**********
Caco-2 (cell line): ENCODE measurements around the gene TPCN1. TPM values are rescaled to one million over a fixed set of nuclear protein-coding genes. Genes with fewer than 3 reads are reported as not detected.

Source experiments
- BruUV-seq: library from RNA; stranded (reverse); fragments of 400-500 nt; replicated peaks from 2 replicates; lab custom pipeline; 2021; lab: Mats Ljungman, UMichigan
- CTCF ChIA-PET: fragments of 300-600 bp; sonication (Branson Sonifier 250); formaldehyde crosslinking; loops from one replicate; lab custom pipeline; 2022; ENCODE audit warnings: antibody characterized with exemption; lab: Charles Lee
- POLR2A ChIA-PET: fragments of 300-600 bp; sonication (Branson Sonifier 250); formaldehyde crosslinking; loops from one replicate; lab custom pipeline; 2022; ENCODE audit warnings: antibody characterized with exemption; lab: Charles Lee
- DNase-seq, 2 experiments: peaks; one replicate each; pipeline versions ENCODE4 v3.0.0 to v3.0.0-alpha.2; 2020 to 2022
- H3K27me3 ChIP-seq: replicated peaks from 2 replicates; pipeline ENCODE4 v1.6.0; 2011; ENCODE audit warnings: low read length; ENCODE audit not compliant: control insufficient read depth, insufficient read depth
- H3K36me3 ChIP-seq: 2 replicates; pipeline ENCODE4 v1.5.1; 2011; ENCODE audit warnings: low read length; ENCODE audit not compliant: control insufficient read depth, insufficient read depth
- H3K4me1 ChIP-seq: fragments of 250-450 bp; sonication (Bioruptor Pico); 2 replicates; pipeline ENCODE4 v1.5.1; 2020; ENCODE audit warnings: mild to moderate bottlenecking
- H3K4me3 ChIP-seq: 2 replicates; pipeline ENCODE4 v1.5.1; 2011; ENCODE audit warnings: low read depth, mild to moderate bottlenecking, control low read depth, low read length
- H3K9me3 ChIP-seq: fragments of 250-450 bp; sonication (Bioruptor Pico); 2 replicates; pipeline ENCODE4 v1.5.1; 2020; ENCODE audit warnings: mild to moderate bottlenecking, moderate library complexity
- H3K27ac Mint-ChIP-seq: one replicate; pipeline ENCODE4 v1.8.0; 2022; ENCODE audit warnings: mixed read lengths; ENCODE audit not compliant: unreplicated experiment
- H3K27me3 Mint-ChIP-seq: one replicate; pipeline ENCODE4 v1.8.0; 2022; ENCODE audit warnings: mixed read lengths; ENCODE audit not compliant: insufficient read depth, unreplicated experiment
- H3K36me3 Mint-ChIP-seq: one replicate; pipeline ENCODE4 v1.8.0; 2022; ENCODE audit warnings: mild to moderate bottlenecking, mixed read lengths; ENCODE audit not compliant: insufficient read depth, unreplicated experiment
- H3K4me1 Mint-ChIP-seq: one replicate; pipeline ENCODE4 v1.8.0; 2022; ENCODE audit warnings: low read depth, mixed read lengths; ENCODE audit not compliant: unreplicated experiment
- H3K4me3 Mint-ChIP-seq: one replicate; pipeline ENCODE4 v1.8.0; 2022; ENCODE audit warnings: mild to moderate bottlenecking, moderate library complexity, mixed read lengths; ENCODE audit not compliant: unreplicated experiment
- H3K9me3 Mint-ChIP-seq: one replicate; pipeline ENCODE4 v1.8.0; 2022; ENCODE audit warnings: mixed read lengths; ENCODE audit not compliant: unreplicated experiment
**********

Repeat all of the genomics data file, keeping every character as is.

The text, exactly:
Caco-2 (cell line): ENCODE measurements around the gene TPCN1. TPM values are rescaled to one million over a fixed set of nuclear protein-coding genes. Genes with fewer than 3 reads are reported as not detected.

Source experiments
- BruUV-seq: library from RNA; stranded (reverse); fragments of 400-500 nt; replicated peaks from 2 replicates; lab custom pipeline; 2021; lab: Mats Ljungman, UMichigan
- CTCF ChIA-PET: fragments of 300-600 bp; sonication (Branson Sonifier 250); formaldehyde crosslinking; loops from one replicate; lab custom pipeline; 2022; ENCODE audit warnings: antibody characterized with exemption; lab: Charles Lee
- POLR2A ChIA-PET: fragments of 300-600 bp; sonication (Branson Sonifier 250); formaldehyde crosslinking; loops from one replicate; lab custom pipeline; 2022; ENCODE audit warnings: antibody characterized with exemption; lab: Charles Lee
- DNase-seq, 2 experiments: peaks; one replicate each; pipeline versions ENCODE4 v3.0.0 to v3.0.0-alpha.2; 2020 to 2022
- H3K27me3 ChIP-seq: replicated peaks from 2 replicates; pipeline ENCODE4 v1.6.0; 2011; ENCODE audit warnings: low read length; ENCODE audit not compliant: control insufficient read depth, insufficient read depth
- H3K36me3 ChIP-seq: 2 replicates; pipeline ENCODE4 v1.5.1; 2011; ENCODE audit warnings: low read length; ENCODE audit not compliant: control insufficient read depth, insufficient read depth
- H3K4me1 ChIP-seq: fragments of 250-450 bp; sonication (Bioruptor Pico); 2 replicates; pipeline ENCODE4 v1.5.1; 2020; ENCODE audit warnings: mild to moderate bottlenecking
- H3K4me3 ChIP-seq: 2 replicates; pipeline ENCODE4 v1.5.1; 2011; ENCODE audit warnings: low read depth, mild to moderate bottlenecking, control low read depth, low read length
- H3K9me3 ChIP-seq: fragments of 250-450 bp; sonication (Bioruptor Pico); 2 replicates; pipeline ENCODE4 v1.5.1; 2020; ENCODE audit warnings: mild to moderate bottlenecking, moderate library complexity
- H3K27ac Mint-ChIP-seq: one replicate; pipeline ENCODE4 v1.8.0; 2022; ENCODE audit warnings: mixed read lengths; ENCODE audit not compliant: unreplicated experiment
- H3K27me3 Mint-ChIP-seq: one replicate; pipeline ENCODE4 v1.8.0; 2022; ENCODE audit warnings: mixed read lengths; ENCODE audit not compliant: insufficient read depth, unreplicated experiment
- H3K36me3 Mint-ChIP-seq: one replicate; pipeline ENCODE4 v1.8.0; 2022; ENCODE audit warnings: mild to moderate bottlenecking, mixed read lengths; ENCODE audit not compliant: insufficient read depth, unreplicated experiment
- H3K4me1 Mint-ChIP-seq: one replicate; pipeline ENCODE4 v1.8.0; 2022; ENCODE audit warnings: low read depth, mixed read lengths; ENCODE audit not compliant: unreplicated experiment
- H3K4me3 Mint-ChIP-seq: one replicate; pipeline ENCODE4 v1.8.0; 2022; ENCODE audit warnings: mild to moderate bottlenecking, moderate library complexity, mixed read lengths; ENCODE audit not compliant: unreplicated experiment
- H3K9me3 Mint-ChIP-seq: one replicate; pipeline ENCODE4 v1.8.0; 2022; ENCODE audit warnings: mixed read lengths; ENCODE audit not compliant: unreplicated experiment